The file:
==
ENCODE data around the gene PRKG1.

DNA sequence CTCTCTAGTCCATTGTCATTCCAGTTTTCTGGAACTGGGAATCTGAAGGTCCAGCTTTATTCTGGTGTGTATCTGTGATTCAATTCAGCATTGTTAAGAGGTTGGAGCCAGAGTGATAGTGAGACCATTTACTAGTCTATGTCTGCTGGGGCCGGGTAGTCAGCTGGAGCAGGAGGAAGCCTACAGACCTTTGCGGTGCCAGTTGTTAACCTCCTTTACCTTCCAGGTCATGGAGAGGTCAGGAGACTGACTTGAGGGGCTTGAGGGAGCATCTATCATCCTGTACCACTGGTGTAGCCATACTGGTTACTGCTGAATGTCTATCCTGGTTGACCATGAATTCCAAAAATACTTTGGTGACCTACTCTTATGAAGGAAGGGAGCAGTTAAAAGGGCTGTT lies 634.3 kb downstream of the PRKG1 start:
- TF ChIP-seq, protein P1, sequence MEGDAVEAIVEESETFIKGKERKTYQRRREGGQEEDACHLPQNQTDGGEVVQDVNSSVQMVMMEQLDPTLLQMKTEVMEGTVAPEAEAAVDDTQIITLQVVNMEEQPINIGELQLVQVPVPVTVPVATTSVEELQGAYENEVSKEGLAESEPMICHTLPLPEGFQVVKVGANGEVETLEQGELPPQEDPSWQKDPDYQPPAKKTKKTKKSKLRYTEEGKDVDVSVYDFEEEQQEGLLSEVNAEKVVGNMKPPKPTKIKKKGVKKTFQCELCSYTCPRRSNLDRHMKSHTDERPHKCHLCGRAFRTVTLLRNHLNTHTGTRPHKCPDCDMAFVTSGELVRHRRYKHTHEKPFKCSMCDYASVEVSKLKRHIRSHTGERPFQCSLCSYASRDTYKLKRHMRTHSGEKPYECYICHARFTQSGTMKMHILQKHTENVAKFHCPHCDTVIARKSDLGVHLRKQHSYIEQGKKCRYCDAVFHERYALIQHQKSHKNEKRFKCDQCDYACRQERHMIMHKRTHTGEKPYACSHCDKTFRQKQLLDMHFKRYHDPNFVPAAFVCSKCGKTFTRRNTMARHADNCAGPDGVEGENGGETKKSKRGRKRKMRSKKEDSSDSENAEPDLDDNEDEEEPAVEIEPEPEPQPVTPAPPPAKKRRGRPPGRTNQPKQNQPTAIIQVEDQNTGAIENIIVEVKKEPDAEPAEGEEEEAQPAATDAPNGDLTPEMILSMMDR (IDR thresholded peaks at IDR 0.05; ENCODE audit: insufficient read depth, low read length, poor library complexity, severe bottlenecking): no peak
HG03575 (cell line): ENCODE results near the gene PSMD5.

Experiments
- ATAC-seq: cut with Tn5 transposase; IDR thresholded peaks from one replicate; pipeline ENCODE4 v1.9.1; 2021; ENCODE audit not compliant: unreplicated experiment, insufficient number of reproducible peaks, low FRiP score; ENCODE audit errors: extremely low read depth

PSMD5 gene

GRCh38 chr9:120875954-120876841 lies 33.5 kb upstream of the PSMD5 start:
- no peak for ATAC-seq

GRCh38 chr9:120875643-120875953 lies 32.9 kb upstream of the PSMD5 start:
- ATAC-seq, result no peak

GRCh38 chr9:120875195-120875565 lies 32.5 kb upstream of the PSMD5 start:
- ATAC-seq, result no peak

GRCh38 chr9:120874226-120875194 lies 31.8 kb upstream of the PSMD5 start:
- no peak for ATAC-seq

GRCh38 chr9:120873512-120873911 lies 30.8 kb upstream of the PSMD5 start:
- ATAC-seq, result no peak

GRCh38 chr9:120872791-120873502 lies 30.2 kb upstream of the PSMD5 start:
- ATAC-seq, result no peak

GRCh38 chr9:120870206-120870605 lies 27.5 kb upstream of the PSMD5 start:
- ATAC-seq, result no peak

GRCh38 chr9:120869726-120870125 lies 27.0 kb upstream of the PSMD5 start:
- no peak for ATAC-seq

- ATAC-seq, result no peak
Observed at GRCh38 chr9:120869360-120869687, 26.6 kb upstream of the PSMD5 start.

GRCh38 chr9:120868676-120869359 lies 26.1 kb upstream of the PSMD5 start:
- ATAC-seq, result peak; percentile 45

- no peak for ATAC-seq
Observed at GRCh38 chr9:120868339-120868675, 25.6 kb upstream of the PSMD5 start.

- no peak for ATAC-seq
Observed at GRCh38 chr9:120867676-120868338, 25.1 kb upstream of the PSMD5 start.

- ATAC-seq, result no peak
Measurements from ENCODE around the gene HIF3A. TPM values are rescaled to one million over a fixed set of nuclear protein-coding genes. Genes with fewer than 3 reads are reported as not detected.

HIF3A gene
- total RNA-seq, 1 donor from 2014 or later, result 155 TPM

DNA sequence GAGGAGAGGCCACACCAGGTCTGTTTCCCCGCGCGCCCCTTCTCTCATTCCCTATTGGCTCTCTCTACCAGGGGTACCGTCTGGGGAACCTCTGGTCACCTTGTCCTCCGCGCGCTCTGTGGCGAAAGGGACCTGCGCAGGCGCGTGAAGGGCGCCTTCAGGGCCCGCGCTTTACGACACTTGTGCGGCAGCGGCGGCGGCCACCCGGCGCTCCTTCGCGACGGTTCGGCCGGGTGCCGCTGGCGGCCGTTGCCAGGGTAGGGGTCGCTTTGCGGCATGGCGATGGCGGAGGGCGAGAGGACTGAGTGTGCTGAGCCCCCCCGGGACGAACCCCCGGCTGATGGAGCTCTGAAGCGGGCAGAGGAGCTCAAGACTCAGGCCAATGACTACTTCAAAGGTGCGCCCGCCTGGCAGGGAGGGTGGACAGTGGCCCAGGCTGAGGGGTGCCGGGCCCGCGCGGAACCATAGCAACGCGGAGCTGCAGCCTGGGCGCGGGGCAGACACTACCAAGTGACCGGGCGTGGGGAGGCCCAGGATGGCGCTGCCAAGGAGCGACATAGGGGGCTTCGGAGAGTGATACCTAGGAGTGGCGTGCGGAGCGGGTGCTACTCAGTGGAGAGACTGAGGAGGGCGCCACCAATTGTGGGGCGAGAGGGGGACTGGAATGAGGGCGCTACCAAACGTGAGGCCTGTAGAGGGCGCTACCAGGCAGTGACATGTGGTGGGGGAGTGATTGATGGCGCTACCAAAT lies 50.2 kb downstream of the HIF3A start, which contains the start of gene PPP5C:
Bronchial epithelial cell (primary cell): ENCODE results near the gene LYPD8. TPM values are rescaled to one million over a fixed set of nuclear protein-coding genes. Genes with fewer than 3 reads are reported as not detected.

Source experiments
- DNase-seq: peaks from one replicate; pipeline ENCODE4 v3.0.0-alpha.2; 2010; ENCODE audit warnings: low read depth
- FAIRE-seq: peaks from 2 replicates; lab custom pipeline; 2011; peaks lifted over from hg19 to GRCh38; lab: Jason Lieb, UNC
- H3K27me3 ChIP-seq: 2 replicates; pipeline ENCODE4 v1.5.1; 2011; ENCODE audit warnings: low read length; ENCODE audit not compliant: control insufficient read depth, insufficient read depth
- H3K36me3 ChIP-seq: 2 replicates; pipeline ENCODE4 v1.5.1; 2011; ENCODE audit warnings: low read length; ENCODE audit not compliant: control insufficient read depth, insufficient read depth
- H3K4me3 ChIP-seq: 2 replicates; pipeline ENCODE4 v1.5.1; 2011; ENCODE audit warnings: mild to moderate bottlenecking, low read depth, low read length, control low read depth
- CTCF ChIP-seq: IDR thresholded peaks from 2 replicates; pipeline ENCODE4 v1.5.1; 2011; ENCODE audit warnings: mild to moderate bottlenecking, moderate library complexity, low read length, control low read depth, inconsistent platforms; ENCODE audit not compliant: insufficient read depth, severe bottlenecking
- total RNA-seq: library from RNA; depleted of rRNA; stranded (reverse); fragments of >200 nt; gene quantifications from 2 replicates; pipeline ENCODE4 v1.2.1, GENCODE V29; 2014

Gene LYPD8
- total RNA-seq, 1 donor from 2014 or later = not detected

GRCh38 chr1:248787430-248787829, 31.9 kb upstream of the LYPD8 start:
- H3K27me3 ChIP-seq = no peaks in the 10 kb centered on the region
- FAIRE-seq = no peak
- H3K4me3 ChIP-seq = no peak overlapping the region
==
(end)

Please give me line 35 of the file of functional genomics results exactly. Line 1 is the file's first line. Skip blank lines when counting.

- total RNA-seq, 1 donor from 2014 or later, result 155 TPM